In this Internet age, Silverstein and Harper's show a remarkable lack of understanding of how online could be used to strengthen their work. For that, I'd have to give them at best a B- and maybe a C+ on what otherwise could have been an A job.
-- Moyers really confounds me. Yes, the segment of the show is a "conversation," but no one ever said a conversation had to be just two people. Moyers had a responsiblity to have both sides represented. The host on NPR's Talk of the Nation showed it can be done without becoming a shoutfest.
Moyers did, in the last third of the interview, briefly touch on the ethical questions, but with largely softball questions: "As a potential client - we have to be honest here - you had to lie to these lobbyists." And the heavy follow up? "I often remind myself that investigative journalism is not a collaboration between the journalist and the source."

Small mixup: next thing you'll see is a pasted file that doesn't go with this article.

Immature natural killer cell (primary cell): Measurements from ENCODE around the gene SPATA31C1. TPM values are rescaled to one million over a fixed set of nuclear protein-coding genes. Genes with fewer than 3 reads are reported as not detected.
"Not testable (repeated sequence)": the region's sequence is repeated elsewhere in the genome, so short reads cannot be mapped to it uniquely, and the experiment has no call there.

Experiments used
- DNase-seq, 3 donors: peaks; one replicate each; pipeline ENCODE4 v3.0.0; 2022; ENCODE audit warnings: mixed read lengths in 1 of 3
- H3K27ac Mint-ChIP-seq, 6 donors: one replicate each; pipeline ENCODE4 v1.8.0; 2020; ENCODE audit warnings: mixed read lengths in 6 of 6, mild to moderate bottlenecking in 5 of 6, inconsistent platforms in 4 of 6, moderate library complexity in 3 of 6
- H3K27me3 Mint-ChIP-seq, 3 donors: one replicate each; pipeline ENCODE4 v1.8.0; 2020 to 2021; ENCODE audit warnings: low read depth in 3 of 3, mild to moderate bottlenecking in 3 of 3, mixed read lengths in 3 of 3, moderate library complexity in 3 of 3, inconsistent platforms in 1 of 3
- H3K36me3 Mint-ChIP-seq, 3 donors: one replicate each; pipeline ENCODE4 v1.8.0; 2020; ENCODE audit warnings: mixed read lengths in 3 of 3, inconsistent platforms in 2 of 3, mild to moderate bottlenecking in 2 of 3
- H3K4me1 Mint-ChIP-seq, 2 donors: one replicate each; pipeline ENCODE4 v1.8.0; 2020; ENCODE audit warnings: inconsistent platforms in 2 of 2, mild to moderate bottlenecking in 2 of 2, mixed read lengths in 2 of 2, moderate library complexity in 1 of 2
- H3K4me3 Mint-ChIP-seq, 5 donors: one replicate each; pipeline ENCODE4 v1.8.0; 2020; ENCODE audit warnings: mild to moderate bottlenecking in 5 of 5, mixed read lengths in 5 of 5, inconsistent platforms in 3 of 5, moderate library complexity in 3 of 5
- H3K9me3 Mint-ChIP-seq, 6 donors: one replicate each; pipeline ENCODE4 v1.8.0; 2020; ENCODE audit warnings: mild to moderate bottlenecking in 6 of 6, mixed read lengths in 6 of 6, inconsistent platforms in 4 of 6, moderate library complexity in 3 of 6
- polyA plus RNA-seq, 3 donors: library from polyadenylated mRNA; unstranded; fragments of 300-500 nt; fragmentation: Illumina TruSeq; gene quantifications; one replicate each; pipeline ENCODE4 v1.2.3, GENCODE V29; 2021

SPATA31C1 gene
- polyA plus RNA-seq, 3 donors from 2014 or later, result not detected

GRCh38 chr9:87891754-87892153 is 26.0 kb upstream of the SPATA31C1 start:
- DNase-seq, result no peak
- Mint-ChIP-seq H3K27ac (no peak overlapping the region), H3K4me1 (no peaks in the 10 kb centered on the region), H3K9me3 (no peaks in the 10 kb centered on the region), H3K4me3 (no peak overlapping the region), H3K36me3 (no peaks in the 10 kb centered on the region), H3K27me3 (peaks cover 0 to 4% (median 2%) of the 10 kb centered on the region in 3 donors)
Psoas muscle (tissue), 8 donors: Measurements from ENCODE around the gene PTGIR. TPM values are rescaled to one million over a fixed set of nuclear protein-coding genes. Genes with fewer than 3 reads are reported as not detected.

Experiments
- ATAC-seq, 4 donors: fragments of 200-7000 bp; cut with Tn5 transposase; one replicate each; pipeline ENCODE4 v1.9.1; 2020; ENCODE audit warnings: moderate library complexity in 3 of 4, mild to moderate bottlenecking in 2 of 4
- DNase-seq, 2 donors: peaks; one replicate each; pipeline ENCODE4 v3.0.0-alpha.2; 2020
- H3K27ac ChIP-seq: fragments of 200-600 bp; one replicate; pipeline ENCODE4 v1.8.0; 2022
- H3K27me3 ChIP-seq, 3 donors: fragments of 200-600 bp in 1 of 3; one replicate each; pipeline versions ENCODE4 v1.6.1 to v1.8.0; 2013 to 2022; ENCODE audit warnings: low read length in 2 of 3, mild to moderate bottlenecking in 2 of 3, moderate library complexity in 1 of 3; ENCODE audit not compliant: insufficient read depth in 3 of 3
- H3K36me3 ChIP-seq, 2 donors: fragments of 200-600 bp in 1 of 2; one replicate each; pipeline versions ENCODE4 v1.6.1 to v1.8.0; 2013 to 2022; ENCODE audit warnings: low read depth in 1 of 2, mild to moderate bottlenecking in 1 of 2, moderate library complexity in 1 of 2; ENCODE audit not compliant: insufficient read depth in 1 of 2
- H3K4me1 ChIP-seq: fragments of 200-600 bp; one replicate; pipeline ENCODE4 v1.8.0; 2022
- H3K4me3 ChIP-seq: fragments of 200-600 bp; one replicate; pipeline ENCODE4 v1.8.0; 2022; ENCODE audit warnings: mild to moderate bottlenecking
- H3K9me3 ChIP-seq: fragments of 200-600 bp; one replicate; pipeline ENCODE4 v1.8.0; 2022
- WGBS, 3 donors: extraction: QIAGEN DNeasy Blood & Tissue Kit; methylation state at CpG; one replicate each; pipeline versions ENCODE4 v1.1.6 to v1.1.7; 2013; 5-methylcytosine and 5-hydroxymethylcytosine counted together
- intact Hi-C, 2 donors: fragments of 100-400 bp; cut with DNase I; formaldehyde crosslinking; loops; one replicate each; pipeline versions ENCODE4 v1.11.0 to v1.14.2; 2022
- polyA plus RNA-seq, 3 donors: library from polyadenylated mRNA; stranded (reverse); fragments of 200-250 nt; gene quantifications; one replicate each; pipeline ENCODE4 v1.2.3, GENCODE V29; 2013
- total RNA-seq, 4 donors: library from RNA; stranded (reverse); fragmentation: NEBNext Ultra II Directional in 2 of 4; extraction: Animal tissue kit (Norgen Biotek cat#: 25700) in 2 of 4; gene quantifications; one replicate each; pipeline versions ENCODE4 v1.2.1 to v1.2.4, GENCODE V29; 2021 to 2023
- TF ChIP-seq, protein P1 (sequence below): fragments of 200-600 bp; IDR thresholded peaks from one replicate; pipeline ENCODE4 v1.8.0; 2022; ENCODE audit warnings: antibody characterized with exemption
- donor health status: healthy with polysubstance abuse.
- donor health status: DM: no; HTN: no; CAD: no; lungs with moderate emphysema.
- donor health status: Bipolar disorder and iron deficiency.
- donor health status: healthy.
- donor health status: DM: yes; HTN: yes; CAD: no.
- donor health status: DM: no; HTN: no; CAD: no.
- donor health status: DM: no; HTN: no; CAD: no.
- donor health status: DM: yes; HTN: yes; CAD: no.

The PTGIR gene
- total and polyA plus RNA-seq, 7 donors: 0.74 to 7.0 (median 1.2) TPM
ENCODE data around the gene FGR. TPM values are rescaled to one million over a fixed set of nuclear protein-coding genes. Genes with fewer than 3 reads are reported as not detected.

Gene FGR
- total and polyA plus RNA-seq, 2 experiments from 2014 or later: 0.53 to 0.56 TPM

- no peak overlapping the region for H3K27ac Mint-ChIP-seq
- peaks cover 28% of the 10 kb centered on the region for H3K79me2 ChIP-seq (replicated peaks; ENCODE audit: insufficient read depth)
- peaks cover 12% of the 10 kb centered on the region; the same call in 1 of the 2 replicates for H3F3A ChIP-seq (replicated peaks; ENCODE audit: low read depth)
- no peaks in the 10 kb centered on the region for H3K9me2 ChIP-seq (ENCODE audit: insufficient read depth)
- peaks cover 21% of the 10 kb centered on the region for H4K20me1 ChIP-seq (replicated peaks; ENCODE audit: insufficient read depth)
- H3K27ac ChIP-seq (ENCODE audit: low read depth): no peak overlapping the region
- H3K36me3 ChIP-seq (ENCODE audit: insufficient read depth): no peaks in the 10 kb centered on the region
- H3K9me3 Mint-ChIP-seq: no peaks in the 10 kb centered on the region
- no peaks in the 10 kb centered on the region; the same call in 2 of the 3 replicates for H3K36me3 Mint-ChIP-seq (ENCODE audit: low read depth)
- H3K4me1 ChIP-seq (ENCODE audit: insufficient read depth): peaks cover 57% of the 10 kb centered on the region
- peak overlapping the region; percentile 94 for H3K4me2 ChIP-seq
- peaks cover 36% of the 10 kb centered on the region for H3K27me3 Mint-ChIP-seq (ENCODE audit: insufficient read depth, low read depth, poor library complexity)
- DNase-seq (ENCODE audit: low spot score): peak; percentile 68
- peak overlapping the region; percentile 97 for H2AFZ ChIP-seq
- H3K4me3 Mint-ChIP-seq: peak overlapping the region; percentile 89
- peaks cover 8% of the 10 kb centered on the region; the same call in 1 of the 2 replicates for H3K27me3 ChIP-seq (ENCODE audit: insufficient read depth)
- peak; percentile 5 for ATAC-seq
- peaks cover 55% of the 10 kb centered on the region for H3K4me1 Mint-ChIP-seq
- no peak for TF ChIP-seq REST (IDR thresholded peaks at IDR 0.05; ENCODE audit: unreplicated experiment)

That's true, but Moyers isn't doing any investigative journalism here. He's doing the after-action cleanup, and as such has an even greater responsibility to let the public hear both sides. But he does at least have a link to Apco's response and a forum for people to comment, neither of which exists at Harper's. So let's give him a B.
As for Apco (and Cassidy), I think the best advice comes from Dave Henderson, who pulls out a page from Public Relations 101: This is a big mistake, in my opinion, because they are perpetuating media interest in the story. They are just creating fodder for other news organizations.
Or, as Kenny Rogers sang, you gotta know when to fold 'em.
Time, it seems to me, for Harper's, Silverstein and Moyers to think a little harder about ethics and transparency and for these exposed lobbying firms to mosey on, since ethics doesn't really seem to be their strong suit anyhow.
Silverstein e-mailed me this morning with the title "Left you a voice mail"